Deferring maintenance is not a budgeting option. In order to maximize risk transfer and coincide with amortization periods of financing solutions (bank financing, private placement deals, and bond financing), P3 concession terms for DBFM/DBFOM projects in Ontario are generally 30 years. Longer-term concessions may pose challenges for municipalities that like having the option to defer non-critical maintenance and lifecycle replacement. In the case of a P3 project, the municipality is contractually obligated to make periodic capital repayments, as well as operational and sculpted maintenance and lifecycle payments over the agreed-upon concession term; otherwise, they will be in default.

Having strong unbiased advisors that understand P3s is vital. P3 projects are highly sophisticated transactions. They need to be staffed with individuals who understand the process and have demonstrated expertise to guide the municipality.

Typically, technical, financial, legal, fairness, and procurement advisors are needed and can account for five to 10 percent of the projected capital costs. Each advisor plays a vital role in the overall success of the project and their significance must not be downplayed. Advisors must be unbiased and must look for the best solution, not create the best P3 project. A municipality that takes on the task of P3 procurement without prior expertise may find itself unable to reach commercial and financial close because their procurement has not been optimally structured; this is usually due to unrealistic expectations of risk transfer to the private partner.

An example of a municipality in Ontario that has found value in retaining seasoned P3 advisors is the Regional Municipality of Waterloo. Parsons Brinckerhoff, in collaboration with Infrastructure Ontario, is working to bring Waterloo’s rapid transit project to market in the near future. As general engineering consultant, Parsons Brinckerhoff is assisting the municipal government and Infrastructure Ontario to prepare design criteria and performance requirements for a DBFOM concession. Parsons Brinckerhoff is also assisting with design, utility relocation, and construction management, and will help to implement a public participation program.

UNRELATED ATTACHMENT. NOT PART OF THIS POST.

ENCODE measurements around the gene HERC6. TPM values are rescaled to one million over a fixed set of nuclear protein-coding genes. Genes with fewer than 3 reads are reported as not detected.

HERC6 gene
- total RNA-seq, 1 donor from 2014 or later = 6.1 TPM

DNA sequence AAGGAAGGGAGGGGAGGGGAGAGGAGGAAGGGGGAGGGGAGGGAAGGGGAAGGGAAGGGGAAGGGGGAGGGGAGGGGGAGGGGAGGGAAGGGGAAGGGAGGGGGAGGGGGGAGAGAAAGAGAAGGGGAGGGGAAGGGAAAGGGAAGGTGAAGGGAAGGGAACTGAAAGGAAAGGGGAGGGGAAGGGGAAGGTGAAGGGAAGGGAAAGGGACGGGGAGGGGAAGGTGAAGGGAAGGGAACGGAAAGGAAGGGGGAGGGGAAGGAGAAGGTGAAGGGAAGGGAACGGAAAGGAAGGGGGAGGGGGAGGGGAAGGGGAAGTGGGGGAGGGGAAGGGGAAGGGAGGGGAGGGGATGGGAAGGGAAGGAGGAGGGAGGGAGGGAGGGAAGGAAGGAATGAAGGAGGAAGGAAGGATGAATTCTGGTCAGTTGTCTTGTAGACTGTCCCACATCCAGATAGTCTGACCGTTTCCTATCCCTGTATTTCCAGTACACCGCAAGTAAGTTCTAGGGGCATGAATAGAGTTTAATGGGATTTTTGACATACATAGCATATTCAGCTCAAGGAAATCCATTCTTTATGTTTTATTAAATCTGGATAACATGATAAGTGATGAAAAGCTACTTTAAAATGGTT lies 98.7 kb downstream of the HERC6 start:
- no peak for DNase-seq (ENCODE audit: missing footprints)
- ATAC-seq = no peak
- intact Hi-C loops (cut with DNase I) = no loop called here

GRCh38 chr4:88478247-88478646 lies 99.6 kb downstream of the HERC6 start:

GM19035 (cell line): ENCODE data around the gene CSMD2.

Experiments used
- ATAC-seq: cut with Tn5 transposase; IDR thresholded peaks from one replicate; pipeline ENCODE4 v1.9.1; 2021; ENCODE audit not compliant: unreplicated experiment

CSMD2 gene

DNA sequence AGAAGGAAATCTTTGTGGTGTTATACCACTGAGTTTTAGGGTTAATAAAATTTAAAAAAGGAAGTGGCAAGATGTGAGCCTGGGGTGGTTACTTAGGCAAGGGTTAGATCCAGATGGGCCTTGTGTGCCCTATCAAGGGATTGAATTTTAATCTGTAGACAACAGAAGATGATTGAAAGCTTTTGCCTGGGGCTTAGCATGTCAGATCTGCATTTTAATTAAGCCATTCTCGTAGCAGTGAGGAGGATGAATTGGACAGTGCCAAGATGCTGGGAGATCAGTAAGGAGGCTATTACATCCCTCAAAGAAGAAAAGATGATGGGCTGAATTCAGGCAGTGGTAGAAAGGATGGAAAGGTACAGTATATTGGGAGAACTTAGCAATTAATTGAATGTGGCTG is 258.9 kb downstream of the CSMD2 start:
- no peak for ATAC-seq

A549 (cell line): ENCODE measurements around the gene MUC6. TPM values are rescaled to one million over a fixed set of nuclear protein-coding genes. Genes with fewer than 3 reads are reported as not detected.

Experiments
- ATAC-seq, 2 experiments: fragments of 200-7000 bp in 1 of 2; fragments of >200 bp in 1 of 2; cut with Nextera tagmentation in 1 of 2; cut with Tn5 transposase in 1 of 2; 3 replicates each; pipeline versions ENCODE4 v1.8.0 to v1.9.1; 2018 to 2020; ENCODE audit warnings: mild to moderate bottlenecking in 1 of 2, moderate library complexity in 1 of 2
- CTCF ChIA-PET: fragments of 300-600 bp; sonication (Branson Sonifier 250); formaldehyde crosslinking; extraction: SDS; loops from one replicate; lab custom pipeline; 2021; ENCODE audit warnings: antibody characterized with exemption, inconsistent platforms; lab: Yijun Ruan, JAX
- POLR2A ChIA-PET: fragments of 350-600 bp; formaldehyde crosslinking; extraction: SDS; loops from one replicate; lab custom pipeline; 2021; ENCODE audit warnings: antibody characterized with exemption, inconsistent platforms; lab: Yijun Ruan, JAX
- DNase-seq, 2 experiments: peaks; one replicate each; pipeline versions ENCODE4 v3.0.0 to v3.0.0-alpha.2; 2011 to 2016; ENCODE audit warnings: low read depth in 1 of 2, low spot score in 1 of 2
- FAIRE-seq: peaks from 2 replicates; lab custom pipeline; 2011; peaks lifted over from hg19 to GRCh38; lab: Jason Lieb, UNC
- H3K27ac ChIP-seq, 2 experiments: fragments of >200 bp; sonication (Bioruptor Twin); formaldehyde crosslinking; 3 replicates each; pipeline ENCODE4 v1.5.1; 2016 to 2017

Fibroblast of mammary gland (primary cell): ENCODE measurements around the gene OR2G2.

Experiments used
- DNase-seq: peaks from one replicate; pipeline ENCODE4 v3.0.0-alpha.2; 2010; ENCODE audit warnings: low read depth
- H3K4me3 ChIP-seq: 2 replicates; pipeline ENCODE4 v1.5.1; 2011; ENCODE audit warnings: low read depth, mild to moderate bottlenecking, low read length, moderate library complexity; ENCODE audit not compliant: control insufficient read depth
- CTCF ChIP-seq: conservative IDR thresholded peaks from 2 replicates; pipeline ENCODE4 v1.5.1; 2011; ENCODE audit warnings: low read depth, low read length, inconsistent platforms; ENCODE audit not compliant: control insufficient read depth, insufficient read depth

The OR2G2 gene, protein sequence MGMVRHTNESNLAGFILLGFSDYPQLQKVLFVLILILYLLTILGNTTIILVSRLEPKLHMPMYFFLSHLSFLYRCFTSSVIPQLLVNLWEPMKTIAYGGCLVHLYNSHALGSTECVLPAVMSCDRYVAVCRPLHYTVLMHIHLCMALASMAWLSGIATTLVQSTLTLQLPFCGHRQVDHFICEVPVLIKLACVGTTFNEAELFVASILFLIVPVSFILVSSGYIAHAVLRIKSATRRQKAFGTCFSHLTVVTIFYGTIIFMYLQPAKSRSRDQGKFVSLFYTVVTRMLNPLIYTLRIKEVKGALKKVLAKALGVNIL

Transaction Phase Considerations

P3s require strong leadership. Consortiums will look for delineation and dedicated point-people assigned to the project; this is especially true of the Project Manager’s day-to-day role. Weak governance structures may not give adequate confidence in the municipality’s seriousness in using a P3 delivery model, resulting in a less competitive procurement process. In addition, consortiums will find reassurance where a municipality has partnered with an experienced procurement advisor. In Ontario for example, consortiums advise that when a municipality partners with Infrastructure Ontario, they have greater confidence that the project will proceed and have bankable commercial terms they are familiar with.

Comfort tendering projects using output specifications. Municipalities are often accustomed to tendering projects with prescriptive input requirements to achieve a desired end product (Design-Bid-Build). P3 project delivery requires an overhaul in mindset. P3 projects are tendered using output specifications (also known as performance specifications) in order to drive innovation. Project consortiums are contractually obligated to deliver to a predetermined level of service, and accordingly, need to be given the flexibility to choose the components they feel will best satisfy those requirements. For example, in the case of a light rail transit project, a municipality will identify the expected service level (e.g., train headways of “X” minutes) and the private sector partner would design and build a system in order to achieve those contracted specifications. Municipalities must realize that they will be defining the output desired from the onset and will have minimal input into the “nuts and bolts” of what goes into the project during construction.

Delivery Phase Consideration

Minimize opportunity to modify project scope after commercial and financial close. On-time, on-budget project delivery is achieved when change orders are minimized during construction; this is true of any project delivery model. P3 projects are particularly sensitive to change orders during construction because of the degree of due diligence that is necessary upfront on the part of a consortium bidding for the project. Generally, once a budget, scope, and schedule are committed to under a P3 model with a preferred bidder, little to no opportunity exists to alter scope without material cost and/or schedule impacts. It is the job of the procurement advisor to scrutinize discretionary change orders, and when the decision is made to proceed, identify the impact to budget and schedule and secure project sponsor sign-off. For this reason, municipal councillors and staff need to be aware that once selection of a preferred bidder is made under a P3 delivery model, changes to the scope, budget, or scheduled are highly discouraged because they are costly.

Conclusion

P3s should not be seen as a panacea for municipalities with fiscal challenges. While initially intriguing for their ability to leverage capital markets without incurring public debt, municipalities need to look beyond this feature to realize other ancillary benefits that P3s offer. This article has touched on some of the key factors municipalities should consider prior to pursuing a P3 according to the phases of a project’s lifecycle. In Ontario, municipalities have realized the need to alter their business practices across all phases of a project (pre-transaction, transaction, and delivery) if they wish to pursue a P3. Ultimately, municipal council and staff need to educate themselves on the mechanics of the P3 model and appreciate that the sophistication of the transaction will necessitate competent and experienced P3 advisors to guide their projects to ultimate success.

 

Notes:

  1.  Savings are not cumulative